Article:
a prominent representative of the farming interests of Granville township, Putnam county, is a native of the buckeye state, born in Butler county, April 30, 1845, but was only two years of age when brought to Illinois by his parents, Daniel and Helen (Bender) Holly, both natives of Hesse, Germany. At the age of sixteen years his father had come to the new world, locating in Ohio, where he met and married Miss Bender, and on coming to Rutnam county, Illinois, they settled in Granville township on section 33. There he owned several different farms, but about forty years ago purchased the place now occupied by our subject. Later he went to Peru, Illinois, and passed his remaining days at the home of a daughter in La Salle county, dying in 1888. There his wife is still living. All his property was the just reward of liis own hard work and good management. He owned the farm of one hundred sixty acres now occupied by our subject, a one hundred and seventy acre tract which he purchased soon after coming to the county, and one hundred acres in La Salle county, for some of which he paid ten dollars per acre, but part cost him as high as seventy-two dollars per acre. In his family were seven children, who grew to years of maturity: Mary, wife of Christian Brennemann, of La Salle county; John, who lives on a part of the home farm; William, of Peru, Illinois; Theodore, of this sketch; Gustav, of Republic county, Kansas; Eliza, wife of Oscar Brennemann, and George, living in La Salle county.
Until attaining his majority, Theodore Holly remained upon the home farm, and was then employed in a store at Peru for about five rears. He then rented his father's La Salle county farm, which he operated until returning to the old homestead on his father's removal to Peru. Together they had started a tile factory on the farm, which was conducted for about nine years, making about six thousand dollars worth of tile per year and having in their employ seven men. They continued this business until the surrounding country was pretty well supplied with that commodity, since which time our subject has devoted his attention exclusively to general farming and the breeding of Clydesdale horses. The latter business he has since carried on with satisfactory results for the past ten years. In his home farm he has one hundred and fifty-eight acres of valuable land, and in the vicinity also owns another good farm of one hundred and sixty acres, which he rents.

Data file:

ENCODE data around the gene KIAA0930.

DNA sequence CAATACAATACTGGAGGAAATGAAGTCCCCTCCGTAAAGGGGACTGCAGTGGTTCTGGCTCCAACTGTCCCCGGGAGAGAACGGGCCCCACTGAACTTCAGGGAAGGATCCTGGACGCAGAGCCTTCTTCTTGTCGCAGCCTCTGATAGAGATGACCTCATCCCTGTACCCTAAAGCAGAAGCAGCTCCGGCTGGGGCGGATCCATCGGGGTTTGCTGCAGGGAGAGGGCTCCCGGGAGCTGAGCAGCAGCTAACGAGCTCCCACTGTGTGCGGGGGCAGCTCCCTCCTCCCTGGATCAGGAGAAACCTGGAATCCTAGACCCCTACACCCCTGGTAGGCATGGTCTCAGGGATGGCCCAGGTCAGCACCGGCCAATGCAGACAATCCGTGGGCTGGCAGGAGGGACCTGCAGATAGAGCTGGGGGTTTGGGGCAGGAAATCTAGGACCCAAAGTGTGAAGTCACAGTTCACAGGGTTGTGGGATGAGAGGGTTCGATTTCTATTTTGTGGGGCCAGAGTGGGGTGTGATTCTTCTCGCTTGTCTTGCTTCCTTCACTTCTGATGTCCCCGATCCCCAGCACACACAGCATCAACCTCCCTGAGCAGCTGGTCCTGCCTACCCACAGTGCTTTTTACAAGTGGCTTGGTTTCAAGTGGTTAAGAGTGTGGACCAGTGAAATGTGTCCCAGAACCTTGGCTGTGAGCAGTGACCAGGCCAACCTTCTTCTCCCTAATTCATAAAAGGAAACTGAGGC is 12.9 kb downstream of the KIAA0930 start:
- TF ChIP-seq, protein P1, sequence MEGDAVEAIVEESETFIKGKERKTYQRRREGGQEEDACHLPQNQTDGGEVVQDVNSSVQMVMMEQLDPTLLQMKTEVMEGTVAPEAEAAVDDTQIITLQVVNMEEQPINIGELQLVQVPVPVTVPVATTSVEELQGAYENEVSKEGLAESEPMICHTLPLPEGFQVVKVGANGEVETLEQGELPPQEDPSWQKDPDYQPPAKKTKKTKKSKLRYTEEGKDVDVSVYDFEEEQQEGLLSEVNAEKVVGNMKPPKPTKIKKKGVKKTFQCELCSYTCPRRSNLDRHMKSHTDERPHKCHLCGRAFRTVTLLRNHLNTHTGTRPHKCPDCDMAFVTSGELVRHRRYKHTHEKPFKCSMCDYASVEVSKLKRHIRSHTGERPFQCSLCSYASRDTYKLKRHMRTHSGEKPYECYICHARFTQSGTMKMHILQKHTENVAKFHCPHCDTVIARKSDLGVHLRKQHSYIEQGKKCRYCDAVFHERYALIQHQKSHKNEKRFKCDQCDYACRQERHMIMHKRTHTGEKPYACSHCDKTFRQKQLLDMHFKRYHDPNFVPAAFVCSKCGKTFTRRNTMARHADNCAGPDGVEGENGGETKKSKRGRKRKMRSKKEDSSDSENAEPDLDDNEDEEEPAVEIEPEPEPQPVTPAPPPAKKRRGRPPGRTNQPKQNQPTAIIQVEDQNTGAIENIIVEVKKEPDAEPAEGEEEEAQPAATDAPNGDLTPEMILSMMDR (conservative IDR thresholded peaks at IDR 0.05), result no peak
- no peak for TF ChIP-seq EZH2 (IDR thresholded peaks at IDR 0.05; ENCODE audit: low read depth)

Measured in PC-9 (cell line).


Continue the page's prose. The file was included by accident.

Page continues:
On the 30th of September, 1869, Mr. Holly led to the marriage altar Miss Bertha Brennemann, and they now have five children, Julius D., who took a course in a business college at Bloomington and is now engaged in the operation of the home farm ; Willie, who was also educated at the same place and is now located at Spring Valley, Illinois; Eliza, at home; Laura H., a graduate of the Normal university at Normal, this state, now engaged in teaching in Chicago, and Clara ^lay, who attended the Peru high school, and from there attended high school at Chicago. "Willie has collected and arranged a fine cabinet of Indian arrows, axes, etc. All of the children are more or less musicians, and they have a piano at their pleasant home.
Formerly Mr. Holly was a republican in politics, later for twelve years voted independent of party ties, but now supports the people's party. He has served as delegate from his congressional district at Omaha, was the fourteenth district delegate to the national convention at St. Louis, and has also attended many local conventions, in which he has taken an active and prominent part. In the fall of 1896 he was nominated for congress bv the people's party, but made no special canvass for the position. In his views upon the national questions at issue before the people, he is outspoken and makes no uncertain sound. His position is that the rights of the people have been invaded, and that the people must come forward and take the reins of government in their own hands, regardless of what the money power or the monopolists of the country may say or think. He is a fluent writer and has often served as a newspaper correspondent. He is a member of the Religious Confederation of central Illinois, belonging to the church at Peru. This is a liberal organization similar to that of Miss Bartlett of the People's church at Kalamazoo, Michigan. He has ever been a friend of education and has given his children excellent educational advantages, which have been improved by each. In all the relations of life he is upright and honorable, gaining the confidence of those with whom he comes in contact, and no man in Putnam county is held in higher esteem.
Source: The Biographical Record of Bureau, Marshall and Putnam Counties, Illinois published in 1896, page 542.